2017 VT 6
By Elizabeth Kruska
Remember that time Prince changed his name to an unpronounceable symbol? Yeah, I remember. He did it because of issues with his recording contract, and you can read about that here. But, it didn’t change the fact that he was Prince and people still knew he was Prince, and people even referred to him as “The Artist Formerly Known As Prince.”
And lots of women! It’s still considered customary for women to change their names when they get married. Although, I told my mother when I was five I wasn’t doing that, and I stuck to it.
All this to say that sometimes people change their names, and that’s just how it goes. It doesn’t mean, necessarily, that someone’s being elusive, it just means they have a different name. Or sometimes people go by nicknames or just prefer to be called something other than the name on their birth certificate. And as someone named Elizabeth, there are probably no fewer than 27 different name-based nicknames I could have, not the least of which is Lizard-Breath, and which Every Elizabeth Ever (even this one and this one I assume) has been called.
Enter Lamar Scales, who is also known as Shahid Nur. It occurs to me as I write this that I don’t know what his current legal name is. I don’t want to call someone by the wrong name, but since the opinion is published under Scales, that’s how I’ll refer to him.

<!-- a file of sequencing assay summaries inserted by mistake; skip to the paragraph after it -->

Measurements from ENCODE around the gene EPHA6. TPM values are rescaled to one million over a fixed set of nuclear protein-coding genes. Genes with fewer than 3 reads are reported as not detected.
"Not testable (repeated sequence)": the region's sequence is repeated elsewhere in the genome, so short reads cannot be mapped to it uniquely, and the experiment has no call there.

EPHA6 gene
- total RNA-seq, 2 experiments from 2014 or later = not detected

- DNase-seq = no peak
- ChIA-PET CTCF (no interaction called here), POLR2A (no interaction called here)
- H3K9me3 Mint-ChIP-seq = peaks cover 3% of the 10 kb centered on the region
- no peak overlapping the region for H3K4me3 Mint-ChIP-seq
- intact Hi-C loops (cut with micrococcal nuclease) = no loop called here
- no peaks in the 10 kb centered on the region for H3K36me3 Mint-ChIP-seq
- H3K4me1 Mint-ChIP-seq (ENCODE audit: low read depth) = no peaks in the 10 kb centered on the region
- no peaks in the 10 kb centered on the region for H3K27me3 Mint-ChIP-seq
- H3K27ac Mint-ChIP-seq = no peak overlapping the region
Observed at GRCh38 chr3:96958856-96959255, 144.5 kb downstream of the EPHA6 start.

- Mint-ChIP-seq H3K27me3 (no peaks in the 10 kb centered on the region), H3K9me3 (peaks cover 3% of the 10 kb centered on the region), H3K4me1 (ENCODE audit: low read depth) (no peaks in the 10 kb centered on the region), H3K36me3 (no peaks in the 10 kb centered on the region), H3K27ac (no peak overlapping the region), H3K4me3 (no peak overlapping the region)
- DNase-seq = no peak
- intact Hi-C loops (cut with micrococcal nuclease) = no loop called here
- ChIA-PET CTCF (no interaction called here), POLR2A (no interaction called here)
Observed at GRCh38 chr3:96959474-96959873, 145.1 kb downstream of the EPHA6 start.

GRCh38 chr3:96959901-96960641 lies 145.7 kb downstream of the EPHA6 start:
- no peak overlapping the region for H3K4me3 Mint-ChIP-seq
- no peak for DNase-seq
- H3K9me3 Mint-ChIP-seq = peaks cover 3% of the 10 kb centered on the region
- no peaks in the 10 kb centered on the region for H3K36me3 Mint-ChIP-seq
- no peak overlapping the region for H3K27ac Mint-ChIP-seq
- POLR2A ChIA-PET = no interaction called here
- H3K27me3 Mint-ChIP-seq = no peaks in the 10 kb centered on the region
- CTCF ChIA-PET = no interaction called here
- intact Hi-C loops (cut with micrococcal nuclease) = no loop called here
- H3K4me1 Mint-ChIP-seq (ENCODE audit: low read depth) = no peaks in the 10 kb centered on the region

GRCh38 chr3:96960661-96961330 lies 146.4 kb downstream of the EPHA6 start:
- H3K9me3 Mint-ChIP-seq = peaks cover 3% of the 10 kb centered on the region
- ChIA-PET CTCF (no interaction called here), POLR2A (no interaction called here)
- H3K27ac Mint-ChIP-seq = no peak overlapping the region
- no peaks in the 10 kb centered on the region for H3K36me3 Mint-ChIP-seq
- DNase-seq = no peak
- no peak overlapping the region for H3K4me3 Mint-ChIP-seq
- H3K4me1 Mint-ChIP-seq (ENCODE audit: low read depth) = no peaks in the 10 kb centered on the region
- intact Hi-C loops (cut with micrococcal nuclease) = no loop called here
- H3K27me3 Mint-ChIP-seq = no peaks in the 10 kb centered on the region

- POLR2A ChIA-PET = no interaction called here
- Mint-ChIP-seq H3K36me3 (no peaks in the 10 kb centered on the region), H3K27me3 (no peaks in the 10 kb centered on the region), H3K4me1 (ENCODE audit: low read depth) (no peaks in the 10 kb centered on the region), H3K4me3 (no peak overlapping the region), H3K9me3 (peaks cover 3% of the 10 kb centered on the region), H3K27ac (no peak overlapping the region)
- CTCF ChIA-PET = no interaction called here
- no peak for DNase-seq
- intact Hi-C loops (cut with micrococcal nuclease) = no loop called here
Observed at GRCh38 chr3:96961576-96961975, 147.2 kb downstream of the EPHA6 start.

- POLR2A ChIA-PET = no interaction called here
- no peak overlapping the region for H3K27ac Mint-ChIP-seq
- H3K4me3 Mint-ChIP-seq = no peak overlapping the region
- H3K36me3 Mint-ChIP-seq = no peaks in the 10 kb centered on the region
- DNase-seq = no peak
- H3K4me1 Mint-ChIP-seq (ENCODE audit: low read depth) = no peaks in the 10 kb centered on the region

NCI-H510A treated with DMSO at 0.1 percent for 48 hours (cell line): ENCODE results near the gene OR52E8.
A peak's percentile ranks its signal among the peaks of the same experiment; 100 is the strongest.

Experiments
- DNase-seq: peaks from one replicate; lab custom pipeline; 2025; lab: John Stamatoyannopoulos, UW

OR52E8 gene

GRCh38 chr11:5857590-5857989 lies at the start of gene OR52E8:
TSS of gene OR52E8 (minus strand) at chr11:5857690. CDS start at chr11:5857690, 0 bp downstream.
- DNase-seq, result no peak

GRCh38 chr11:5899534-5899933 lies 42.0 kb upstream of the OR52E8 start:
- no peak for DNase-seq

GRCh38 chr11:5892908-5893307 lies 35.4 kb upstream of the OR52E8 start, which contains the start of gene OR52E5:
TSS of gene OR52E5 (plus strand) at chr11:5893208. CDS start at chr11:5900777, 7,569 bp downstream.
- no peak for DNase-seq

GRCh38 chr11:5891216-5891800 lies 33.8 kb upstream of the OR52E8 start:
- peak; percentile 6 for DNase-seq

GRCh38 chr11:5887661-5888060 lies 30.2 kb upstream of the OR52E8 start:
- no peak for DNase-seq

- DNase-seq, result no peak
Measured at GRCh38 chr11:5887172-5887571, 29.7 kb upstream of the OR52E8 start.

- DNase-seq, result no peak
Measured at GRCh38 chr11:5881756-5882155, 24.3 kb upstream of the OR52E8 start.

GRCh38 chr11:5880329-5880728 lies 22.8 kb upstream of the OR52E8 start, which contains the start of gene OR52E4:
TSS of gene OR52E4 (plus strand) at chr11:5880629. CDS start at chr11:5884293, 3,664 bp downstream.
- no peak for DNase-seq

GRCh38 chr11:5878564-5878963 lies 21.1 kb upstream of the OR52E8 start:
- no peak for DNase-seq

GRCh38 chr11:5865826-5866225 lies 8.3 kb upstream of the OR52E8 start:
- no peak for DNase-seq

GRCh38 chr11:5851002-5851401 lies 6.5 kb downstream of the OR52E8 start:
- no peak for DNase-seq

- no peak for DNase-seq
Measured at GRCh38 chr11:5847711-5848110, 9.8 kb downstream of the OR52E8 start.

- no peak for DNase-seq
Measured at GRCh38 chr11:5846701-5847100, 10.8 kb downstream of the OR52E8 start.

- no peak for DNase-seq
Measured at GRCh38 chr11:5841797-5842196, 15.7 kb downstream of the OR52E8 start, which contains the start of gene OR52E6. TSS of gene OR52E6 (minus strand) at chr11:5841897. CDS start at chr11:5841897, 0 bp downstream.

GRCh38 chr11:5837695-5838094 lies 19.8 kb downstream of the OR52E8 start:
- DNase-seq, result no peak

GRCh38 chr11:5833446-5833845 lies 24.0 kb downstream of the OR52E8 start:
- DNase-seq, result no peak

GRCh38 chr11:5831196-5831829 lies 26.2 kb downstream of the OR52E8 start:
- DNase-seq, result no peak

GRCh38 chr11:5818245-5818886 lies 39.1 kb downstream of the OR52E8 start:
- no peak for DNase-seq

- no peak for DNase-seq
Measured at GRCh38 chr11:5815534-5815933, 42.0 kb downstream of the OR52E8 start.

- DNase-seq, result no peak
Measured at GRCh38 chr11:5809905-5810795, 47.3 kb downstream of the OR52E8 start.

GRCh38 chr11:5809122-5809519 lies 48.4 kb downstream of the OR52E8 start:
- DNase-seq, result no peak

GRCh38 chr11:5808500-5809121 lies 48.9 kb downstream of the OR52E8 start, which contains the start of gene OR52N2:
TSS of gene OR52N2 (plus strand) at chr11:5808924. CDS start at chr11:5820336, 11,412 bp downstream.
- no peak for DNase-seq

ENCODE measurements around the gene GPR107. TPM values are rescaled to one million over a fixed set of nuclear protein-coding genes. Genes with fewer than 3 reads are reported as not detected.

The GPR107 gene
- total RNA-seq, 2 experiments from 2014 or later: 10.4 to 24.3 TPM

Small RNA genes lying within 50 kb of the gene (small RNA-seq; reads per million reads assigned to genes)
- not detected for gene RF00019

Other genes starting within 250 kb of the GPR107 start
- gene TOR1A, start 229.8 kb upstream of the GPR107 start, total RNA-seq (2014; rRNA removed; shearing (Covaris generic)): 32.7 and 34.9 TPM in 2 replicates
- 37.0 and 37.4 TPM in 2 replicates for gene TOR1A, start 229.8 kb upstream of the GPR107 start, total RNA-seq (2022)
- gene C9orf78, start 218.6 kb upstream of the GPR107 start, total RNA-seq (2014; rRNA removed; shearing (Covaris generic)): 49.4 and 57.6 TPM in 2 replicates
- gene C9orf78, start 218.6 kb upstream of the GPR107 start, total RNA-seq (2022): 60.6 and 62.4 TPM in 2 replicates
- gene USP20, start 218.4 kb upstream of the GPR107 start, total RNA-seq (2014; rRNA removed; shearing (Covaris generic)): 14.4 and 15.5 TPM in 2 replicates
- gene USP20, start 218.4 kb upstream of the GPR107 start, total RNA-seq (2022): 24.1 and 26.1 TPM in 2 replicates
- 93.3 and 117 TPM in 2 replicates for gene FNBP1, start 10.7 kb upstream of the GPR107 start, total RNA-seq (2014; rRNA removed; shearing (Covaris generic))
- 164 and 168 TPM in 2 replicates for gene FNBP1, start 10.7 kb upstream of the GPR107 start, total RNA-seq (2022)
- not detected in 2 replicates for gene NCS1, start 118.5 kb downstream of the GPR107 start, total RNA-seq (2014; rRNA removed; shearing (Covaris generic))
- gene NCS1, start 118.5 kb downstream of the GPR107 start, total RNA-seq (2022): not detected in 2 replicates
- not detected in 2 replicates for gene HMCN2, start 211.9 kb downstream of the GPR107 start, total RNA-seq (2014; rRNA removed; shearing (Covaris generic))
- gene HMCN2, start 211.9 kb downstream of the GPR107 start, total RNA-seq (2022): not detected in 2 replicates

Anyway, Mr. Scales lived in Vermont back in 2004ish, and while he was here had a girlfriend. His girlfriend had a daughter, K.S., who would have been between ages four and six. They apparently split up, and Mr. Scales moved away to Pennsylvania. He went by the name Shahid Nur both in Vermont and Pennsylvania. K.S. knew that was one of his names.
In 2013, when K.S. was about twelve, K.S. was speaking to her mom on the phone. It came out that K.S. had gone to a basketball game instead of to her math tutoring session. During this phone call, K.S. said that Mr. Scales molested her many years before. She went to the police department the next day and gave an interview. After that interview the police got an arrest warrant, which was ultimately served upon Mr. Scales in Pennsylvania. He was extradited to Vermont and had a trial in his case in 2014.